Holkham Estate, Great Britain

Holkham Estate
Northern entrance to Holkham Estate. Photo: RN.j

On the east coast of England, farmer Jake Fiennes is hoping for a similar success on the Holkham Estate in Norfolk. Originally a marsh, the land was drained and turned into some of the most productive farmland in the country.

In the 19th century Robert Coke of Holkham pioneered many farming techniques, such as crop rotation, that later became commonplace in regenerative farming. But by the 21st century, Holkham Estate had become another industrial farm operation. Fiennes was hired to restore the land.

In his previous position as gamekeeper on the Raveningham Estate in Norfolk, Fiennes made sure to always “make space for nature.” He has turned 140 acres of wetlands that had been drained in the 1960s back into marshland. The result: bird populations skyrocketed.

He also planted 25 miles of hedges to provide valuable habitat for small animals and birds. Through careful observation, he figured out which spots would be best if allowed to grow wild, destroying the geometric precision of squares and rectangles that had been planted with single crops. Though he took one thousand acres out of cultivation, the increased yield on the remaining acreage made up for it.

Winter Green Farm, Oregon, USA

Farm Crew at Winter Green Farm
The farm crew at Winter Green Farm, Noti, Oregon. Photo: Winter Green Farm.

Winter Green Farm is an example of a well-established farm that strives to work harmoniously with nature rather than see it as an adversary. The owners see their farm as “a living organism” where all of the elements combine together to provide a healthy, holistic ecosystem. They actively work to create a welcoming habitat for wildlife, including turtles, fish, frogs and birds, as well as beneficial insects. Among other projects, they dug new ponds for native amphibians like red-legged frogs.

Wildflowers that other farmers would dismiss as weeds to be eradicated are encouraged to flower and attract insects, such as native pollinators and ladybugs, who control harmful pests.

The Farm Between, Vermont, USA

Highbush Cranberry
Highbush cranberries (Viburnum trilobum) growing on the Farm Between, Jeffersonville, Vermont. Photo: The Farm Between.

When John and Nancy Hayden bought their Vermont farm in 1992, it was a typical small dairy farm, with almost every square foot in cultivation. The couple didn’t have any large equipment to farm the land, so they lets parts of the property revert to nature.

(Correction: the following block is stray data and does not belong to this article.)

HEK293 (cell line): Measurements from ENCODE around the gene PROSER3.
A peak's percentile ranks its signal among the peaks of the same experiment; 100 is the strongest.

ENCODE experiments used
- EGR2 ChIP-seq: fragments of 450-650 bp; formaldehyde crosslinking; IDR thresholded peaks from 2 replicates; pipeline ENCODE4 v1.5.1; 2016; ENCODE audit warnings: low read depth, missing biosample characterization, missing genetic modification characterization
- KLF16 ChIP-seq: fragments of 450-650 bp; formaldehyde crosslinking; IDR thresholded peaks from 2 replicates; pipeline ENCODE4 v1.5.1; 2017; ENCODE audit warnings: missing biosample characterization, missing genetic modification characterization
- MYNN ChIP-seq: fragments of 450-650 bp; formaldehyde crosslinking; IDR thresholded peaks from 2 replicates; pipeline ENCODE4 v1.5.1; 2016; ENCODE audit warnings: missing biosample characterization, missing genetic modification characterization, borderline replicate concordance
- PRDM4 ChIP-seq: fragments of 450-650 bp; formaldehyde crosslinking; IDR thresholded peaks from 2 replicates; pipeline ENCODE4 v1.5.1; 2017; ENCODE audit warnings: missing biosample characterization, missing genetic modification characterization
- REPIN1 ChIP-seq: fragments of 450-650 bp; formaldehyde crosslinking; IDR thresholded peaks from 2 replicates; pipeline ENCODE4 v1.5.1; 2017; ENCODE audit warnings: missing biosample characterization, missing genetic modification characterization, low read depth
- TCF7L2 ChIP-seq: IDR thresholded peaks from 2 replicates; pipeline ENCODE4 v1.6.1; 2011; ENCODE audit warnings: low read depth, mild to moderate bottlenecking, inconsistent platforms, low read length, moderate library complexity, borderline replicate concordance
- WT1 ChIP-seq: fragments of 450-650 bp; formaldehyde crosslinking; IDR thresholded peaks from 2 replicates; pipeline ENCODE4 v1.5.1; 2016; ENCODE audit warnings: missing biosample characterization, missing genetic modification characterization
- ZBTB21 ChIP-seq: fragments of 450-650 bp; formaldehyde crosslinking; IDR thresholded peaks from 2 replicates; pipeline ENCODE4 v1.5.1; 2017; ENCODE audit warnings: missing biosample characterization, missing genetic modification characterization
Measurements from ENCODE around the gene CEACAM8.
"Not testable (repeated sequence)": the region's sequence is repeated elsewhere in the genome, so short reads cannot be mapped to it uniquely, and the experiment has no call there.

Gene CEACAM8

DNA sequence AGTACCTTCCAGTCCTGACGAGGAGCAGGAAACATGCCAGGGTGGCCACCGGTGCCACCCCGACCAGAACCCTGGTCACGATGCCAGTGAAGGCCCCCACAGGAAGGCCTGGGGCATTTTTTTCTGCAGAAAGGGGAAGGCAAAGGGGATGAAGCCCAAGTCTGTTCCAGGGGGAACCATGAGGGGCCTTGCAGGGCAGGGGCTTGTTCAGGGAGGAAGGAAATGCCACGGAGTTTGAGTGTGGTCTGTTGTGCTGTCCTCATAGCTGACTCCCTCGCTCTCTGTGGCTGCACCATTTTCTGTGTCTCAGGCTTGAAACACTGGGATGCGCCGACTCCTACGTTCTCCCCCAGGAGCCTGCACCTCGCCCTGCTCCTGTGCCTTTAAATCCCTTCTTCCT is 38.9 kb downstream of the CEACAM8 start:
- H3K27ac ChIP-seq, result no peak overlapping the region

Long grass and wildflowers in the meadows and ditches, along with an increased diversity and volume of insects, encouraged the return of birds, including bobolinks, meadowlarks, and swallows.

Stream banks were allowed to return to their original wooded condition, with birches, willows and shrubs, which provided valuable habitat for birds, small animals, and native pollinators. In all, 14 acres have been turned into a pollinator sanctuary.

The Haydens also decided to turn their front lawn into an organic apple orchard, bordered by fruiting shrubs, including gooseberries and lingonberries. In addition, they’ve embraced permaculture, a type of food cultivation centered on perennial plants, such as fruit trees and bushes, which minimizes soil disturbance and reduces or eliminates the need for agricultural chemicals. For more information about how The Haydens farm, check out their book Farming on the Wild Side.

Rewilding Small Spaces

Rewilding is becoming an increasingly popular concept in Europe, with plans underway to turn broad swathes of under-utilized marginal farmland into wild spaces where native species, such as the European bison, can re-introduced. This is rewilding on a massive scale, but anyone with a small patch of Earth, whether it’s in the city or suburbs, or even an urban rooftop, can do their part to provide more natural habitat for local wildlife.

Even if you don’t have an entire farm, you can plant a thicket of fruiting bushes in a back corner of a yard. You’ll get a privacy screen while local birds get shelter and food. Instead of a wooden fence, consider putting in a row of mixed native shrubs for a hedge, preferably ones that flower at different times of the year to provide pollinators with a food source over a long season.

You can also turn a dry corner where grass won’t grow into a mini-meadow with drought-tolerant wildflowers. And if you’re dealing with an area that doesn’t dry out, consider planting native plants that do well in a wetlands environment. In addition, it’s always a great idea to take a high-maintenance lawn that’s planted with non-native grass and replace it with native grasses, wildflowers, and fruiting plants. This will create a healthier, more resilient ecosystem that gives local wildlife the chance to thrive.

Rewilding is still a modern concept to many, but it’s all about restoring part of the past. The move to standardize and control the land for agriculture and development has resulted in a severely damaged ecosystem and a staggering loss of life. Those who’ve taken a new path to improve their farms by healing the damage done by industrial agricultural methods have shown that not only is rewilding a way to heal the scars man has inflicted upon nature and save wildlife, but also a way to increase farm productivity.